DULUTH, Ga. — Scissors dangled from a poster in the Kentucky locker room screaming the words: "Cutting the nets down."
But the scissors stayed on the wall, a cutting reminder of what the seventh-ranked Cats were unable to do on Sunday night.
"We just gave away an opportunity," sophomore guard Bria Goss said quietly after Kentucky's 75-67 loss to No. 19 Texas A&M in the championship game of the Southeastern Conference Tournament.
As Kentucky's players sat quietly in their locker room, staring at the walls with swollen, red eyes, the Aggies were on the Gwinnett Center floor cutting down those coveted nets.
"We're happy," Texas A&M Coach Gary Blair said after his team won the conference tournament in its first season in the league. "We're still dancing."
The Aggies didn't exactly form a conga line entering the SEC Tournament. They were losers in four of their final five games, including one at home to UK, which topped them twice in the regular season.
But before the tournament began, Blair told his team not to despair, not to fret.
"We've got to get that feel-good feeling again," he said. They found it during a monster 23-8 run early in the second half that put the game away.
UK was left with what is becoming an all-too-familiar feeling after losing in the title game for the third time in four years. Kentucky still hasn't managed to win a title since the school's lone trophy in 1982.
"We're just disappointed," UK Coach Matthew Mitchell said. "It's very disappointing to get this close and not be able to win."
The Aggies (24-9), a No. 4 seed in the tournament, lost twice in the regular season to Kentucky by a combined seven points.
They didn't let it happen again, scoring 11 straight points early in the second half to help put the game away. UK got within seven points with 1:38 to go on a free throw by senior A'dia Mathies, but couldn't get any closer.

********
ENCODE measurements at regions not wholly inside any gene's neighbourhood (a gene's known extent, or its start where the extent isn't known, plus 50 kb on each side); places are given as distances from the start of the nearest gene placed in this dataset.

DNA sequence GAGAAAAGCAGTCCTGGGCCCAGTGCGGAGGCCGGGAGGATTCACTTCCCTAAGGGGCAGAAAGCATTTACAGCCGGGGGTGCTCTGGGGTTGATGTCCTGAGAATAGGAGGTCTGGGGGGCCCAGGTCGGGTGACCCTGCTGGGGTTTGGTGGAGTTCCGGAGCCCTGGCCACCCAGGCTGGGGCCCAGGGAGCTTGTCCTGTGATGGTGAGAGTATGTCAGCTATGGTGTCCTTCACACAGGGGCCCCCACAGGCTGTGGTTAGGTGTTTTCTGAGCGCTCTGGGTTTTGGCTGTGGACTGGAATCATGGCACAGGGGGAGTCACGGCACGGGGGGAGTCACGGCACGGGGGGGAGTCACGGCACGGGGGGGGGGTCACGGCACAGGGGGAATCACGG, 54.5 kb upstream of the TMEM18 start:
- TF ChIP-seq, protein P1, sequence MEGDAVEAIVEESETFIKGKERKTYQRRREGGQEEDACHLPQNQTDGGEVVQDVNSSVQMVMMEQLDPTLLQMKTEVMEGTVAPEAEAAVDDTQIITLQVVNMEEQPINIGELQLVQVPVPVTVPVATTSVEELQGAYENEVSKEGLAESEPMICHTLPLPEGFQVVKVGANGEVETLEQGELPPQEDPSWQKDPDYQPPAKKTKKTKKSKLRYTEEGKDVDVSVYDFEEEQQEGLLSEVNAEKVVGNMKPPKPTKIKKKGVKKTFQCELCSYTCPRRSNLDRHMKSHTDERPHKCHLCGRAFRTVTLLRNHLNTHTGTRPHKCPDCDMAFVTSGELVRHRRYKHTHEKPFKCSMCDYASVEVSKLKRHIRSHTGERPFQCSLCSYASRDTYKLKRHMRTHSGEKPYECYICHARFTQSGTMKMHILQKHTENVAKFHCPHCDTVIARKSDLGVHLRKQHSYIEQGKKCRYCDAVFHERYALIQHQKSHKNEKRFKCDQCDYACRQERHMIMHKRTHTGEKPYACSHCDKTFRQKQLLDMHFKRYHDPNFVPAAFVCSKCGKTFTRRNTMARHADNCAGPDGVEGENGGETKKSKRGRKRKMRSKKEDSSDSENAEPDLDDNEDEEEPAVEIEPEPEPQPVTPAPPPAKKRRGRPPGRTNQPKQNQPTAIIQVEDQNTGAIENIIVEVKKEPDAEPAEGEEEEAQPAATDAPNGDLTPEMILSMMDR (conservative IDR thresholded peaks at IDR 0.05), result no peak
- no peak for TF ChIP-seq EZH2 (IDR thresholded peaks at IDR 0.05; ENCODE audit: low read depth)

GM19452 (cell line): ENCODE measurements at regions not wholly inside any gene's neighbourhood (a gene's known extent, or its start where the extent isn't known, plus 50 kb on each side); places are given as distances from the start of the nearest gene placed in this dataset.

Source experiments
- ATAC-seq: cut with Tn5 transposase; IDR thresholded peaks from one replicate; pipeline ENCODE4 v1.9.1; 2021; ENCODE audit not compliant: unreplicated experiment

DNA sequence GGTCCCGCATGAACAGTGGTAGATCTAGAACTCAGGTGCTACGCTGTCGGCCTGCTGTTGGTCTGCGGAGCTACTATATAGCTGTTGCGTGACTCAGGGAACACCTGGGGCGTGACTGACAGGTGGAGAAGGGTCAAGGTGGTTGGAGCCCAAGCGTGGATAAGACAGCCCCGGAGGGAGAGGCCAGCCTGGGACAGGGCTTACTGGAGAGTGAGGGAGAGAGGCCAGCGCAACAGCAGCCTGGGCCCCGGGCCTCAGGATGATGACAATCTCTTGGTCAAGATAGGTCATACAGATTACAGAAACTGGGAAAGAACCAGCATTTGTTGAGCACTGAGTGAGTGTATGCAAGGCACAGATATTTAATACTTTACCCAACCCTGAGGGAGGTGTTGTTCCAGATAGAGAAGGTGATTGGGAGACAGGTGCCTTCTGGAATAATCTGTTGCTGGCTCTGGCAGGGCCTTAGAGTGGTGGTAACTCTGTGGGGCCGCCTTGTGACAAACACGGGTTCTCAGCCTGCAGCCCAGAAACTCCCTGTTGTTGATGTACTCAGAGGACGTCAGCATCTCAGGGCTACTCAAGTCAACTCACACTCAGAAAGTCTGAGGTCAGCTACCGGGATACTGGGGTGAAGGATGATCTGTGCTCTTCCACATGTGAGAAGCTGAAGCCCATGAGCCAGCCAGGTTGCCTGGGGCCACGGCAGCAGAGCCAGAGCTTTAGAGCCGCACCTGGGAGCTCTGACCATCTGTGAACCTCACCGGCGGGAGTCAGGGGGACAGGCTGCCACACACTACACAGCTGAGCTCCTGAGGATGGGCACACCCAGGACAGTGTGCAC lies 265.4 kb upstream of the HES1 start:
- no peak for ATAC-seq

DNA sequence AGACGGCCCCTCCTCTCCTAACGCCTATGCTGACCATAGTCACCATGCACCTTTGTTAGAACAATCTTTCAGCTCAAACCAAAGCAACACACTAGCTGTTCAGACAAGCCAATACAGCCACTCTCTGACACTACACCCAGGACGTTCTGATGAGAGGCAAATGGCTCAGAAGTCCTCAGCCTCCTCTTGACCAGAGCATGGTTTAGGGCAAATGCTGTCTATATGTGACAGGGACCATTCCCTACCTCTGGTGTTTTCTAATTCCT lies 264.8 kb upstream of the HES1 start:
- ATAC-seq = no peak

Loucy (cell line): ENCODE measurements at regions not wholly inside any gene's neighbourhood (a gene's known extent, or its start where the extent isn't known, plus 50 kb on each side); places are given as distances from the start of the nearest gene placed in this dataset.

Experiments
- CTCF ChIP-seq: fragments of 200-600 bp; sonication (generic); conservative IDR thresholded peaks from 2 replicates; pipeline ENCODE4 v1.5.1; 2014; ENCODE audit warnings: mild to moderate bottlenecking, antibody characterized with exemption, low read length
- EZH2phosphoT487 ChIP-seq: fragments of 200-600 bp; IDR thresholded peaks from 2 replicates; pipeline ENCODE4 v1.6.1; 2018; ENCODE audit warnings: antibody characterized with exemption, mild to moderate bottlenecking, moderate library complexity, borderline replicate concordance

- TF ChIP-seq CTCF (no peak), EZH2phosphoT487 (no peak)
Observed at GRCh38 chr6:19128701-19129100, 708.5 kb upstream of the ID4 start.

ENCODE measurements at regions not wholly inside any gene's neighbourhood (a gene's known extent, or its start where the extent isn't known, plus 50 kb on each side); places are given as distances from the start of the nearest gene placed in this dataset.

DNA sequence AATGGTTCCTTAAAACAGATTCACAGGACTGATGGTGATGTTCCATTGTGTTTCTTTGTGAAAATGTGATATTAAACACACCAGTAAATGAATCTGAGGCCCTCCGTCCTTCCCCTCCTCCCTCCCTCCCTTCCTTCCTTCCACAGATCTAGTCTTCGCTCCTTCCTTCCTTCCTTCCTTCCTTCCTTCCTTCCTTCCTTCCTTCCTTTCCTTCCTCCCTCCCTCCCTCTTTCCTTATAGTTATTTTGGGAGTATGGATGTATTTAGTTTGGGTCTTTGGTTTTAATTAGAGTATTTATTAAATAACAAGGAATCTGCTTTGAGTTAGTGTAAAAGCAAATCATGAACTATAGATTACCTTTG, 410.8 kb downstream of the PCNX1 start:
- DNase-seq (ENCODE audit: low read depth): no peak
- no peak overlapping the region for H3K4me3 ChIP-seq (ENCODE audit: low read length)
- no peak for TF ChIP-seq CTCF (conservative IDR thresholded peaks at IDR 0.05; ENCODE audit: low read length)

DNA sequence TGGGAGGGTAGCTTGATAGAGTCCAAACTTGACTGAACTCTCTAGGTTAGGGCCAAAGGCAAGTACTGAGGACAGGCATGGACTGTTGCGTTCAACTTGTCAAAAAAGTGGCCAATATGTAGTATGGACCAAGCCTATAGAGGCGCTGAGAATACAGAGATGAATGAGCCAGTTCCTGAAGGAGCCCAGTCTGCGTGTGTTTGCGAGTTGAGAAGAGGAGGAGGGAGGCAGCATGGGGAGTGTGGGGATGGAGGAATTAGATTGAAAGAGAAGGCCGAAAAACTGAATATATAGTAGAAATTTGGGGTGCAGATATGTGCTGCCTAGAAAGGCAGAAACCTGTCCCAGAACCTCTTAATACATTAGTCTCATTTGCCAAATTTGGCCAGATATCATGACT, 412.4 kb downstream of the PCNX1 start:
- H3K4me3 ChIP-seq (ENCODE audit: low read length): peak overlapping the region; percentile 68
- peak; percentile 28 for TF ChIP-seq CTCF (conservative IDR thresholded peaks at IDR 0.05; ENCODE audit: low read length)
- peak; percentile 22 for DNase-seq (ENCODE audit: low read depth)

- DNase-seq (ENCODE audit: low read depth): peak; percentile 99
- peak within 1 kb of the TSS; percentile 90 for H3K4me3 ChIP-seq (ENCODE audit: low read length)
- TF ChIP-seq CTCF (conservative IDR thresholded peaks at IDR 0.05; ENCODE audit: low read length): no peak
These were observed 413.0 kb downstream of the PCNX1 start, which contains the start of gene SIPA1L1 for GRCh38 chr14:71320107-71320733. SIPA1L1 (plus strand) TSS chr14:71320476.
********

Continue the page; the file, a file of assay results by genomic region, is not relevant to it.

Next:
Kentucky's offense struggled against the longer, bigger Aggies. The Cats made just four of their first 24 attempts in the second half, and it didn't get much better from there. For the game, UK shot 35.5 percent, including 25 percent from three-point range.
During one stretch, UK went more than six minutes without a point.
"The game got out of our hands," junior Kastine Evans said. "The tempo was set by them in the second half. It wasn't what you'd describe as Kentucky basketball, especially on the offensive end. Toughness is part of our formula. They were beating us on a lot of hustle plays."
After sitting all but eight minutes of the first half in foul trouble, Aggies star Kelsey Bone became a difference-maker in the second half. The tournament Most Valuable Player scored 14 of her 18 points after the break and finished with 15 rebounds.
The foul trouble turned out to be a blessing in disguise, Bone said.
"I still had 20 minutes left in my tank,' she said. "It's a testament to my team and the depth that we have, that I can sit on the bench for eight minutes and we're only down by two points" at the half, 36-34.
"I felt like we had taken their best shot and we had not thrown our best punch yet. I felt like we were ready."
Bone was one of four Aggies to score in double figures. Kristi Bellock had 15 points and eight rebounds. Freshman Courtney Walker had 14 points and seven boards, and freshman Courtney Williams scored 11 points.
Blair was especially pleased with his post play.
"We shot 47 percent tonight," he said. "How did we do that? We shot 16 out of 25 from the paint. We held their two post players, basically, to 1-for-5 and 4-for-12. That was the difference in the ballgame. We knew we had to win it on the inside because their perimeter defense is so good."
Mathies led the Cats (27-5) with 19 points and seven rebounds. Guard Jennifer O'Neill added 17 points and four assists. But when UK needed points, it struggled to find a way to get them.
"I should have done a better job at this point in the season of being better able to manufacture some offense," Mitchell said. "We thought we had some chances, and we just couldn't capitalize."
Kentucky will have a week to regroup before it finds out its NCAA Tournament destination on Selection Monday, March 18.